An estimated 9 percent of American adults who have a history of impulsive anger issues have access to guns, according to a new study released on Wednesday.

A research co-authored by psychiatrists from Duke, Columbia and Harvard Universities revealed that these people typically get angry often, tend to break things when they are upset, or get involved in fights with others. They are usually men in their prime or in their middle ages.

The study also pointed out that around 1.5 percent of these males experience a strong need to own a gun and carry it outside when they get impulsively angry.

"As we try to balance constitutional rights and public safety regarding people with mental illness, the traditional legal approach has been to prohibit firearms from involuntarily-committed psychiatric patients," Jeffrey Swanson, professor of psychiatry and behavioral sciences at Duke University, stated.

"Now, we have more evidence that current laws don't necessarily keep firearms out of the hands of a lot of potentially dangerous individuals," Swanson added.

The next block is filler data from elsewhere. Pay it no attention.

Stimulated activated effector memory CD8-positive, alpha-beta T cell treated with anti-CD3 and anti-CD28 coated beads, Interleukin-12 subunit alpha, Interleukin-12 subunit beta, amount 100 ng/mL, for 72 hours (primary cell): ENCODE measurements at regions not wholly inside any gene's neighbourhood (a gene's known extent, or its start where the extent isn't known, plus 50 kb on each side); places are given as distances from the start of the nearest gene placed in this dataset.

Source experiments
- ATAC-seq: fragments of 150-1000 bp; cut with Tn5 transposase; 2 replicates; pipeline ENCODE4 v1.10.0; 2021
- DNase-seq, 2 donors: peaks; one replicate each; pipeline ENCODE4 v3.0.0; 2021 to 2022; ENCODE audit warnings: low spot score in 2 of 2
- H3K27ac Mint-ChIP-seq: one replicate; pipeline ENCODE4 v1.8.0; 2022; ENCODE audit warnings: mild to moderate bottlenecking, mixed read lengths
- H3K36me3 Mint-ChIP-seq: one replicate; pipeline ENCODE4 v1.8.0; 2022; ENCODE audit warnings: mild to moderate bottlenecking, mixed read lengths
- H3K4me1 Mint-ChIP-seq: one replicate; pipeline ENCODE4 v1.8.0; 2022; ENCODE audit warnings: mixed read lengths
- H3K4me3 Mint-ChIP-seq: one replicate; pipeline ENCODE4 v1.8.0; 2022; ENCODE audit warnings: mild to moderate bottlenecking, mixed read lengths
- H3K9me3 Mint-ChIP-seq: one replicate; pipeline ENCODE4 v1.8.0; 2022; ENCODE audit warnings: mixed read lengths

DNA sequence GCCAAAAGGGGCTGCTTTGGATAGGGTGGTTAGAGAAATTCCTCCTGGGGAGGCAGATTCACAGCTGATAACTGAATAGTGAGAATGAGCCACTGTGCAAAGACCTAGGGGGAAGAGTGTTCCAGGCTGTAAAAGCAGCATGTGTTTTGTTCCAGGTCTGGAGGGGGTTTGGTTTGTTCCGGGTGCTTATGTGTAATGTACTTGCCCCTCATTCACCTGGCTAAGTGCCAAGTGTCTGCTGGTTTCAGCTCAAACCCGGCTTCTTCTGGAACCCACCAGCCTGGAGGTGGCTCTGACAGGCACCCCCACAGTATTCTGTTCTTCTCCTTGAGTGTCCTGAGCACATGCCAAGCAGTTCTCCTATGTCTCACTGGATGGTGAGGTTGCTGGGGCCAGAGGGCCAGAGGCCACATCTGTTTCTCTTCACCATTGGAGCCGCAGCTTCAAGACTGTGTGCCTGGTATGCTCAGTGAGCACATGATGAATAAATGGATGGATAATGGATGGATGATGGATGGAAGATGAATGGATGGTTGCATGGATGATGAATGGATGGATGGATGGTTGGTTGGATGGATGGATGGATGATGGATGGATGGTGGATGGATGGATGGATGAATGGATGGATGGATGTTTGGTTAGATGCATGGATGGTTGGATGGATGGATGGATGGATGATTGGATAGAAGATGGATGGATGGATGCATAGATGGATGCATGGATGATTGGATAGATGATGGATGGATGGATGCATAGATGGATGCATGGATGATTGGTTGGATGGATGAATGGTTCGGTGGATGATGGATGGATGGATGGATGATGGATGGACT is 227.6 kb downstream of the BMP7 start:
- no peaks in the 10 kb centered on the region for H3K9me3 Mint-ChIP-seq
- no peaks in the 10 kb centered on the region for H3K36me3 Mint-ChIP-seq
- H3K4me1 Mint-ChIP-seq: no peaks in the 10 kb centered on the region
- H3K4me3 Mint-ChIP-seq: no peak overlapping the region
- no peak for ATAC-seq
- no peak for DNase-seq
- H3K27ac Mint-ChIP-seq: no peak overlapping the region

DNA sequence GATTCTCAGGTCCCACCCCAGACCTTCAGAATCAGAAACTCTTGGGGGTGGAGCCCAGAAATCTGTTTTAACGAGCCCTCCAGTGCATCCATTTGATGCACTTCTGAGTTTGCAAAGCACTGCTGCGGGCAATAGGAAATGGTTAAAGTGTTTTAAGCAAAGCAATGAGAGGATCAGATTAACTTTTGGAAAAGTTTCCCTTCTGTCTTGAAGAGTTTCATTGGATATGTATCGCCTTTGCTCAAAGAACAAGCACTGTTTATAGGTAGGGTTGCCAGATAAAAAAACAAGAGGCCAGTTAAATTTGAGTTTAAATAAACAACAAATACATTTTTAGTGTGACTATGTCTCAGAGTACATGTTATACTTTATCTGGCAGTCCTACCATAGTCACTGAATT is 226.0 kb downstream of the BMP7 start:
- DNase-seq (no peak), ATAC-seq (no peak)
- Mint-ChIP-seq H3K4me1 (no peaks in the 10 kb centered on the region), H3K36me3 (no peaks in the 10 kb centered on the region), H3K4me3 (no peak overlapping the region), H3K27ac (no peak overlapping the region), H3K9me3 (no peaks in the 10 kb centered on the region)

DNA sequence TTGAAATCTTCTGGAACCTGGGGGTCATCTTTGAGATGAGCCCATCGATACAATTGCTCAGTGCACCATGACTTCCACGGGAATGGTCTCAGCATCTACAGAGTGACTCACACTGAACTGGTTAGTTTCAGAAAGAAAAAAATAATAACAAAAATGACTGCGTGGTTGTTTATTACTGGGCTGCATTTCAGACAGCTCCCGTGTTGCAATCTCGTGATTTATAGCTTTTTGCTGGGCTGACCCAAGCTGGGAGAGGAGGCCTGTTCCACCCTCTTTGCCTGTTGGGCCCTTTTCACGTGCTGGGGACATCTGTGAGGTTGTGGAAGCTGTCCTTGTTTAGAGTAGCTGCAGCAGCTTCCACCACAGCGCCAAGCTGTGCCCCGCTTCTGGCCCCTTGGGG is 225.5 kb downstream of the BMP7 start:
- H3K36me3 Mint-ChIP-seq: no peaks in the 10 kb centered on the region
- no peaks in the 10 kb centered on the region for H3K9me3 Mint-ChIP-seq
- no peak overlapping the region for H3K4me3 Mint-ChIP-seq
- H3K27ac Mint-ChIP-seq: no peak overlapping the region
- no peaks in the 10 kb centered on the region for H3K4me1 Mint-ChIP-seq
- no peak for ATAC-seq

Researchers performed 5,563 face-to-face interviews in the National Comorbidity Study Replication (NCS-R). They discovered that people who own a gun and are prone to sudden bursts of anger have a very high risk of being diagnosed with common psychiatric conditions such as anxiety, alcohol abuse, post-traumatic stress and personality disorders. However, only a very small percentage of these individuals have been observed with acute symptoms of primary mental issues such as schizophrenia.

There was little evidence of overlapping between patients with serious mental disorders and those with a tendency to be angry and impulsive and have access to guns.

The NCS-R interviews, headed by Harvard University, are considered to be a nationally representative survey of mental conditions in America.

Ronald Kessler, Harvard professor of healthcare policy, elaborated that few people in the interviewed group experience the types of disorders that usually lead to involuntary commitment and which would legally prevent them from purchasing a firearm.

Kessler and his colleagues maintained that there is a more effective way to prevent gun violence than discriminating based on treatment records for mental health. By examining the history of misdemeanor convictions of a prospective gun buyer, such as violent incidents and multiple convictions for impaired and reckless driving, it would limit the irresponsible ownership of firearms in the country.

The Duke, Columbia and Harvard study was published in the Behavioral Sciences and the Law journal.

Photo: Mika Järvinen | Flickr 

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